Right now the drama that has my heart is The Third Charm. One of the big food items from this drama is ddeukkboki (떡볶이) (also spelled tteukbokki) that is often called Spicy Rice Cakes in English. Spicy is right because this dish is like lava. I remember trying it in Korea after seeing some high school kids munching happily on it at a cart. The woman who made it told me I should probably rinse it off with water before eating it so I did.
And then my mouth promptly lit on fire as I died. IT WAS SO HOT. I coughed, my eyes teared up, I couldn’t talk, (O laughed at me, took a bite of his unwashed one like the native Korean he is, and promptly started coughing as his mouth ignited as well, hahaha you have been Americanized!). Y’all it was that hot after I rinsed it off with water. What were those high school kids made of? It looked like they were happily eating popcorn, not molten lava. Needless to say, ddukbogi is not for me. But it is for millions of people the world over and perhaps it is for you as well, so let’s get into how to make it!
HOW TO MAKE SPICY RICE CAKES AKA DDEUKKBOKI / TTEUKKBOKI
STEP ONE: GATHER ALL THE INGREDIENTS
This image was edited from Kimchi and Basil
O has made this dish several times so he picked the recipe he likes the most, which is Maangchi’s recipe, but we used images from 얌고’s blog on Naver. In addition, as with all dishes, there are several ways you can make them. For instance, you can make it more on the sweet side or more on the savoury side; with fish cakes and/or eggs, or without it; with anchovies or without; it is really up to you.
O says that water is the key in making this dish. Rice cake and fish cake are the main base, other than that, you can add anything you want. But for this recipe we will keep it simple and follow Maangchi’s recipe for the most part.
1 pound of cylinder shaped rice cake
4 cups of water
7 large dried anchovies (with head and intestines removed)
6 x 8 inch dried kelp
⅓ cup hot pepper paste
1 tablespoon hot pepper flakes
1 tablespoon sugar
3 green onions
2 hard boiled eggs (optional)
½ pound fish cakes (optional)
STEP TWO: MAKE BROTH
Add the water, Kelp, and dried anchovies in a shallow pot or pan (vegans can use vegetable broth instead). Boil for 15 minutes over medium-high heat without the lid so that it can concentrate a bit. Remove anchovies afterward.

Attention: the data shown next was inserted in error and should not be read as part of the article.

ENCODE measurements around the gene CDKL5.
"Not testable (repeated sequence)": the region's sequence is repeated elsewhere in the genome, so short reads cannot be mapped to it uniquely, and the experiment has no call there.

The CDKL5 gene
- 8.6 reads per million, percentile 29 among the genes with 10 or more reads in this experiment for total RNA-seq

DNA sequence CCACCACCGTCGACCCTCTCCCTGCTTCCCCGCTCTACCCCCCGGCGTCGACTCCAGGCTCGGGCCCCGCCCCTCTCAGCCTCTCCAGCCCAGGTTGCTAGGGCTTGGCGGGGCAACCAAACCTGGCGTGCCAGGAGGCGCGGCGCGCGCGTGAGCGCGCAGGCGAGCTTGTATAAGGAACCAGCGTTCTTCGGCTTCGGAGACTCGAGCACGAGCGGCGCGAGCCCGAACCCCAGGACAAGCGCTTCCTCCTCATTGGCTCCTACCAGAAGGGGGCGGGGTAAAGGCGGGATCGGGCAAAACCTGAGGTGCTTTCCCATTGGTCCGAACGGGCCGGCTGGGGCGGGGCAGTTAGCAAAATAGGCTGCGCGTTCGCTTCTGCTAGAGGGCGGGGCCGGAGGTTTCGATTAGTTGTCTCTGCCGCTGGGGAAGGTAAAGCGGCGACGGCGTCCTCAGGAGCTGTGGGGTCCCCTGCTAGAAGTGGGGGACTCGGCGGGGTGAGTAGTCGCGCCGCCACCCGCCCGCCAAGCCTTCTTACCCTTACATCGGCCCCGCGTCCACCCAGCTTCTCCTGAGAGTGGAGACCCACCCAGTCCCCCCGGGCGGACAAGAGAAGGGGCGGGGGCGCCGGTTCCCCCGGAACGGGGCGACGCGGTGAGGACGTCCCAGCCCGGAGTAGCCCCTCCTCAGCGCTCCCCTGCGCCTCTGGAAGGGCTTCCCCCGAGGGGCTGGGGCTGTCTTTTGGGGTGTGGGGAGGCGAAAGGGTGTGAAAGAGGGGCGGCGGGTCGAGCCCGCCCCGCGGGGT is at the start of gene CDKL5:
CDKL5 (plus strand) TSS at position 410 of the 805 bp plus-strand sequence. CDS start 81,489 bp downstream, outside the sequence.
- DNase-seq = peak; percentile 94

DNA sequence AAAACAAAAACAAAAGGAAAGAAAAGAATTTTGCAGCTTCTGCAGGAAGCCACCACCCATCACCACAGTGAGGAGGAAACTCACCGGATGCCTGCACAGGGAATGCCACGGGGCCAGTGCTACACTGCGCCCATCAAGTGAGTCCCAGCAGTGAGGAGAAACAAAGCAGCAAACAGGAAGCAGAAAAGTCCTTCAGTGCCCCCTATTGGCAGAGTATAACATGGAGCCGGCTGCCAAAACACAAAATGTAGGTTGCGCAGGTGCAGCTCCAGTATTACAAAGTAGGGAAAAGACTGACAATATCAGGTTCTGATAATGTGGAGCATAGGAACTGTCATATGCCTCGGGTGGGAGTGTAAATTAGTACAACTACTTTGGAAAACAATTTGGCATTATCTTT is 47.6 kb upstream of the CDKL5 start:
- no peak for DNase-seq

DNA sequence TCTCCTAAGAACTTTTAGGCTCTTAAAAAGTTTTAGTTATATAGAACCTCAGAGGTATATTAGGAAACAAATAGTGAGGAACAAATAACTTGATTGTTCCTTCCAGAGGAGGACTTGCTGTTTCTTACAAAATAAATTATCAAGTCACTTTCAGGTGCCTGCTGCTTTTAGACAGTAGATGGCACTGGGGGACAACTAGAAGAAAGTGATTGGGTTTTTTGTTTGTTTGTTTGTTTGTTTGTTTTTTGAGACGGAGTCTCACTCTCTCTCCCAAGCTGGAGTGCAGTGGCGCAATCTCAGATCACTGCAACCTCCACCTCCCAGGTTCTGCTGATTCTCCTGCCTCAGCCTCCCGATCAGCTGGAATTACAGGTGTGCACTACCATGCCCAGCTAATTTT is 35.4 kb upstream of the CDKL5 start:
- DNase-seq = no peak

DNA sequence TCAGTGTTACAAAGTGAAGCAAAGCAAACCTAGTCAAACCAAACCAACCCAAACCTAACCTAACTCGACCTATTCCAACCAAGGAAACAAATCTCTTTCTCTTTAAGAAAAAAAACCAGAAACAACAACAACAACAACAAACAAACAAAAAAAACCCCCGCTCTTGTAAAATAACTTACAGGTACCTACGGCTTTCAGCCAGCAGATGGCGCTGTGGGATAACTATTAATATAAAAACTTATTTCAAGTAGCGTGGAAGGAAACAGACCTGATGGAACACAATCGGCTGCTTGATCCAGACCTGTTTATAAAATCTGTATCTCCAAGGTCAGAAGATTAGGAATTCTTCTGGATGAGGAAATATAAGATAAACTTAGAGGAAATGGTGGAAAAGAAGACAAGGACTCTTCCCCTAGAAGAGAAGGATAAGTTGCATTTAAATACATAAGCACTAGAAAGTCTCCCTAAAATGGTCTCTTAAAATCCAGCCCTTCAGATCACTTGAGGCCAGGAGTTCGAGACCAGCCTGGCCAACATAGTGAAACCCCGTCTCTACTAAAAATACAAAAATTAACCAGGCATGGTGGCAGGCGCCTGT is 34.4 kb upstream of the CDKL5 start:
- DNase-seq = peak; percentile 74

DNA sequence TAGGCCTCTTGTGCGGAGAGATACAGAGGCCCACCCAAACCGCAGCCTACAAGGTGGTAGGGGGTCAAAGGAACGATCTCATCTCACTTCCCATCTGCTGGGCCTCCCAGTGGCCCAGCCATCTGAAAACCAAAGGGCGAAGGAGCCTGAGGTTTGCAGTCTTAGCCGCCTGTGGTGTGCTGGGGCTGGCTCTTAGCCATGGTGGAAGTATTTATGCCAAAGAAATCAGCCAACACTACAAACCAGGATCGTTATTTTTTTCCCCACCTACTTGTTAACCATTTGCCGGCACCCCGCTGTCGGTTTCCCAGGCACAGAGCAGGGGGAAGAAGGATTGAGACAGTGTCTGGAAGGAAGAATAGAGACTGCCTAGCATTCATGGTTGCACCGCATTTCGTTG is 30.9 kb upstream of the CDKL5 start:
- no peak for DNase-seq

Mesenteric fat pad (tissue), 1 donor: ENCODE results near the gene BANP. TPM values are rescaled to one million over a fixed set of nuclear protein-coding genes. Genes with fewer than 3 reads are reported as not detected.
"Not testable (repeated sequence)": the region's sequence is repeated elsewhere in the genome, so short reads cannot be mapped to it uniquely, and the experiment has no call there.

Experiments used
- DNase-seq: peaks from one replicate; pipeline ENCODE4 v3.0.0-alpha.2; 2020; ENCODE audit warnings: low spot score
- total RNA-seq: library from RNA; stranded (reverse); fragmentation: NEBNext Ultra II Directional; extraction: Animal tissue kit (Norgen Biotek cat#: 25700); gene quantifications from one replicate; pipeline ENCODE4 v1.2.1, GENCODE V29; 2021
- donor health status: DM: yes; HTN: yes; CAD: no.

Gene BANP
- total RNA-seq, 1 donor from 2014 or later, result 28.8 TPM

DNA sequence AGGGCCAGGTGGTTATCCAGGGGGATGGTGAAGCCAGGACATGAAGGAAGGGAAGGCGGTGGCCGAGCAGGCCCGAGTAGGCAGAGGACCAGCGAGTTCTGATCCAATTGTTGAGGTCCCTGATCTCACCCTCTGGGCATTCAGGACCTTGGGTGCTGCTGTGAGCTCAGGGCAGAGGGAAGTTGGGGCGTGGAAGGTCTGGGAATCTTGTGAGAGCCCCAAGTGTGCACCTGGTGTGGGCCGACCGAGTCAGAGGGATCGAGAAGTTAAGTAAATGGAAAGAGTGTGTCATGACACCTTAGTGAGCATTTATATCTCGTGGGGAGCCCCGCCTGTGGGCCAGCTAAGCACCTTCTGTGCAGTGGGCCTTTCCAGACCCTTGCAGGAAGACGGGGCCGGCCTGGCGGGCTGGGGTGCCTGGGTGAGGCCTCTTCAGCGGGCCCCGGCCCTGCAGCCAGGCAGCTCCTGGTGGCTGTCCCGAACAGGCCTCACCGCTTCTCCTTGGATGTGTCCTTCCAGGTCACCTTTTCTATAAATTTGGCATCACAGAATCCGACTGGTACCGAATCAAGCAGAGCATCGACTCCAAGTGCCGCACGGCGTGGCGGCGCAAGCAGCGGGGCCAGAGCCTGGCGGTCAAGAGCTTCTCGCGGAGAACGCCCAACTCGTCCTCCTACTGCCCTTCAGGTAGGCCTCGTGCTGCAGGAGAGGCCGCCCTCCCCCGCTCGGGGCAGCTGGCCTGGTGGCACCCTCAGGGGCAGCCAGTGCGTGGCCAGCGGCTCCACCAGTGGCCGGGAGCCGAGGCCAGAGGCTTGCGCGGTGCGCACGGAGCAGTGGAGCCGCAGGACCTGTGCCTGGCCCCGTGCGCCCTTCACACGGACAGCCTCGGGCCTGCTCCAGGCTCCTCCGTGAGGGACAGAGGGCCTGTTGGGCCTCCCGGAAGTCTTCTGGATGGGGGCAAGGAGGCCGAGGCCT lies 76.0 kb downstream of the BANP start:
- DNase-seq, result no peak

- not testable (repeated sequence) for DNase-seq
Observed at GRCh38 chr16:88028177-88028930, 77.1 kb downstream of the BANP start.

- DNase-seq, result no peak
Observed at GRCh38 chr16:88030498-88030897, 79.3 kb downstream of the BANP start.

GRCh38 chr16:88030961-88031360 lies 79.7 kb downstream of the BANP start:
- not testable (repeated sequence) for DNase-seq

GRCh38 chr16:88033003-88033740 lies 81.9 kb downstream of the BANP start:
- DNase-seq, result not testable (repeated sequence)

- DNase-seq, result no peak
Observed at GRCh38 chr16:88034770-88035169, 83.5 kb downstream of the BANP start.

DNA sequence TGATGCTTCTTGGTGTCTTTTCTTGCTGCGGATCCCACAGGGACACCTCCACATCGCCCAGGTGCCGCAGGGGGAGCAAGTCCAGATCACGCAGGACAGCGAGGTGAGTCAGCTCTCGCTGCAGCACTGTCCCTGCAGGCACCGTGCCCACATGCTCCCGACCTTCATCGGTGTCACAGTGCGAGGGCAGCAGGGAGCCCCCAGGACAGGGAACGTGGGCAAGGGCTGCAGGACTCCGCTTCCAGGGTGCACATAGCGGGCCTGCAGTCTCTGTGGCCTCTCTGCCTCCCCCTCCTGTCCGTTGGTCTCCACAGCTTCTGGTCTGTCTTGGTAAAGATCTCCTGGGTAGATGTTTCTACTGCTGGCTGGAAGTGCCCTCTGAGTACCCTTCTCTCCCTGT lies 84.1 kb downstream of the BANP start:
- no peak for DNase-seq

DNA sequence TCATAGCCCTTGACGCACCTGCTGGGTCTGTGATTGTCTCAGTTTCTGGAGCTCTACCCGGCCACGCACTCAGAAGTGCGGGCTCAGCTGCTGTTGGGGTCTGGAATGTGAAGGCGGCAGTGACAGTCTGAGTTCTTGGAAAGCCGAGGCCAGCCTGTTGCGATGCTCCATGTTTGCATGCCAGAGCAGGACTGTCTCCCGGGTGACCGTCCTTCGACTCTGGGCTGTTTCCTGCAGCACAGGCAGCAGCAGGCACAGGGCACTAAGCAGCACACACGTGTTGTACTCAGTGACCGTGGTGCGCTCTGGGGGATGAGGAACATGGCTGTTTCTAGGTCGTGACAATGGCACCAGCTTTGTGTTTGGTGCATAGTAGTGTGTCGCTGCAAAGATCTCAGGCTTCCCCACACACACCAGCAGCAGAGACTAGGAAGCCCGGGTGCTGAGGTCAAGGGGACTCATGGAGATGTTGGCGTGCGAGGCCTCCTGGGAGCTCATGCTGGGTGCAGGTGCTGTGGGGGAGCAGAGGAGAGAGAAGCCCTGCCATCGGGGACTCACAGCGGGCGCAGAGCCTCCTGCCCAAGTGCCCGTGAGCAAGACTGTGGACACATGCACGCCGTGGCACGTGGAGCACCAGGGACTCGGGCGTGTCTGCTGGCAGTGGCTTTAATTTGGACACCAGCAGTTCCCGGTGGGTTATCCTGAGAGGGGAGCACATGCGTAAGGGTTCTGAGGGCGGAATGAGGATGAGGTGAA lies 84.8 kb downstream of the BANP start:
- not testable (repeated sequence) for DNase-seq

STEP THREE: ADD HOT PEPPER PASTE, FLAKES, AND SUGAR
Be sure that you have removed the anchovies and then add the hot pepper paste, hot pepper flakes, and sugar. Stir until everything looks dissolved.
STEP FOUR: ADD RICE CAKES, VEGETABLE OIL, GREEN ONIONS, FISH CAKES, AND HARD BOILED EGGS
One by one, add the rice cake, vegetable oil (one recipe used grape seed oil), green onion, fish cakes, and hard boiled eggs. The stock will be about 2 ½ cups by now.
Use a spoon (Maangchi suggests a wooden spoon) to stir gently when it starts to boil. Stir until the sauce becomes thick and shiny and the rice cake turns soft. This should take about 10-15 minutes. You may need to add water if the sauce becomes too thick but the rice cake is still not soft. This step is very individual. If you like thick sauce then you don’t have to add a lot of water; if you like runny sauce then add more water.
Note: It takes a shorter time to cook if you use freshly made rice cake. Frozen rice cakes take longer and you need to thaw them plus soak them in water to soften them before cooking. (I guess it could be compared to using fresh pasta or hard pasta?)
STEP FIVE: SERVE!
In this step it is ready to eat right away, but you can allow it to cool before serving. You can also cut the long rice cake cylinders into smaller pieces if you want. The sauce is also great as a dipping sauce for other side dishes.
If you can handle the heat, then I suggest giving this dish a try! I definitely cannot handle the heat on this one and never want to try it again. But I would say that this dish is to Koreans what hot dogs are to the US. Street food that is everywhere you go and that basically everyone eats or has eaten before.